In the TDSB’s CHAH document, it is explicitly stated on page. 10:

  • Schools should not send notes or permission slips home before starting any classroom work on LGBTQ issues.
  • Parents do not have their child accommodated out of human rights education based on religious grounds.

Why are parents shut out of their child’s education in these issues? What is to be feared when parents seek to bring their own cultural, religious, and family values to dialogue with the values embedded in the EIE Strategy? Isn’t it true that the best education outcome is achieved when parents are involved in their child’s education? Isn’t the case the student learns best when parents can guide their child to allow values taught at school to dialogue with values at home?

The CHAH documents says, “The TDSB will practices or conduct in its schools that may put public safety, health, or the human rights and freedoms of others at risk.” (p. 10 CHAH) Why would having parental involvement threaten the safety, health, or human rights and freedoms of others at risk?

We believe that students in our schools, regardless of sex, race, colour, ethnicity, religion, sexual orientation, should feel safe to learn and grow. Parents, students and staffs should all play their parts to ensure a school environment that is free of bullying. However, in affirming that bullying is wrong, we need not agree with the values of the LGBTQ lifestyles. Nor should our students be forced to accept those values.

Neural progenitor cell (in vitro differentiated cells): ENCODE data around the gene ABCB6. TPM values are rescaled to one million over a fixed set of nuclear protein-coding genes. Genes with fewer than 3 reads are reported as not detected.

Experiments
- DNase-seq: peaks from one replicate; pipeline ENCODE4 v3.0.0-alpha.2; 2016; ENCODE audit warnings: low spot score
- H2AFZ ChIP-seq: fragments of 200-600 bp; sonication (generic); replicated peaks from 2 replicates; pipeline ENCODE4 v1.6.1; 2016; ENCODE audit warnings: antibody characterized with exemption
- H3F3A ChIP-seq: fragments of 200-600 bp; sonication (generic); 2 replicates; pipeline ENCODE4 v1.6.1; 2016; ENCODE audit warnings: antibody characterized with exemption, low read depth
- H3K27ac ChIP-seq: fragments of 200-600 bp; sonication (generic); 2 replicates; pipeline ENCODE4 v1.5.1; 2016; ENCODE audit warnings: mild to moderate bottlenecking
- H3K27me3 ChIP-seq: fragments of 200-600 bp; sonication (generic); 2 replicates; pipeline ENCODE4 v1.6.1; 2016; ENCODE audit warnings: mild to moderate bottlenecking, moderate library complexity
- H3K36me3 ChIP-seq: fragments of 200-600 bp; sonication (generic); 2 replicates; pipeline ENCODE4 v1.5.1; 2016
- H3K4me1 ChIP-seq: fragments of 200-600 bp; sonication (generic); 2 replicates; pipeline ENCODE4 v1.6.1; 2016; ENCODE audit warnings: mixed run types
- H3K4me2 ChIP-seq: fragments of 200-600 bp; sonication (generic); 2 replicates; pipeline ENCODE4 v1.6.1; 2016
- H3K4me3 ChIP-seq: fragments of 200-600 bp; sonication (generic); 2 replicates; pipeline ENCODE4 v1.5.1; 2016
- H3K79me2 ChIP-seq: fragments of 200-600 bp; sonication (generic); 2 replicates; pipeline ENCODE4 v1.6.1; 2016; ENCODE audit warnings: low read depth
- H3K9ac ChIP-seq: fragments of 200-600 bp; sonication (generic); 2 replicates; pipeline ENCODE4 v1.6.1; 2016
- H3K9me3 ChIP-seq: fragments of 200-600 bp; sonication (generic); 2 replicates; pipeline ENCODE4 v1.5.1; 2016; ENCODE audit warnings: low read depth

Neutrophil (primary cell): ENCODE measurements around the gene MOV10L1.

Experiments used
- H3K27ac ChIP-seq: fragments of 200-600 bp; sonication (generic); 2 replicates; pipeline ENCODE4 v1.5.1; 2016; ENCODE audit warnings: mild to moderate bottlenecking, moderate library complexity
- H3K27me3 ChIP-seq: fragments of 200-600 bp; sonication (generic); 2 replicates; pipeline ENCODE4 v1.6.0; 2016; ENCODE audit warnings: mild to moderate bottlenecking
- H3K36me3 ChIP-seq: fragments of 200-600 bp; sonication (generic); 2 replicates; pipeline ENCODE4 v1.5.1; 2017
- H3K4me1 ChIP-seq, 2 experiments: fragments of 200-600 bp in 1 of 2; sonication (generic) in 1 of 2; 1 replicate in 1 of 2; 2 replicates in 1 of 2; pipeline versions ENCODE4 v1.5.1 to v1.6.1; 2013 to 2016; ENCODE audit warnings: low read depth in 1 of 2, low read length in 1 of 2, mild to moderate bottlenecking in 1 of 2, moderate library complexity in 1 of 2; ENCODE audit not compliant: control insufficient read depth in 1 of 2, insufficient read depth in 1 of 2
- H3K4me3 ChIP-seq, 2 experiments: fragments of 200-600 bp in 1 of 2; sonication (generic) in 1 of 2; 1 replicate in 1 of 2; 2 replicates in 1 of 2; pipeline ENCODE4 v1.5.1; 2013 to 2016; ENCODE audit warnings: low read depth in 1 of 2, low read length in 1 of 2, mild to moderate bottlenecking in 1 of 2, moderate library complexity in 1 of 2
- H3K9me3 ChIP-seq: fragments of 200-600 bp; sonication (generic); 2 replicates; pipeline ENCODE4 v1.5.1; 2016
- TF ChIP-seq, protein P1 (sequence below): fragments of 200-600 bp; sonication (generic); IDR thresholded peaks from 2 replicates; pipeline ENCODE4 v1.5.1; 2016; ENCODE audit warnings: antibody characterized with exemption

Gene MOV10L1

Kathleen Wynne, in an interview by Xtra, a gay magazine, commented on the Toronto Catholic Parents Association’s effort to amend the EIE policy in the Toronto Catholic District School Board (TCDSB) so that the TCDSB would stay true to its constitutional guaranteed mandate to promote Catholic doctrines, where one of the contentious issues is whether Gay clubs are allowed in catholic schools

“It is not going away. The expectation is that they will have an equity and inclusive education policy and will allow students to form these groups to have these discussions in every school board in the province,” she says. “I think what the province can do is to provide the professional development supports to the boards to get them to the point where they understand how to do this.” (Xtra, Sept. 7, 2011)

This doesn’t sound very inclusive at all. In fact, it threatens to deny our rights to be part of our children’s education. As parents, we must speak out and assert our rights. We must ensure future Ontario government respect our rights as parents to play a pivotal role in our children’s education. In this provincial election, make this an election issue when you speak to the candidates in your riding. Most important of all, please make sure you vote – vote for parental rights in education.

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Please express your concern by signing the petition at:

For interview, contact Rev. Dominic Tse (email: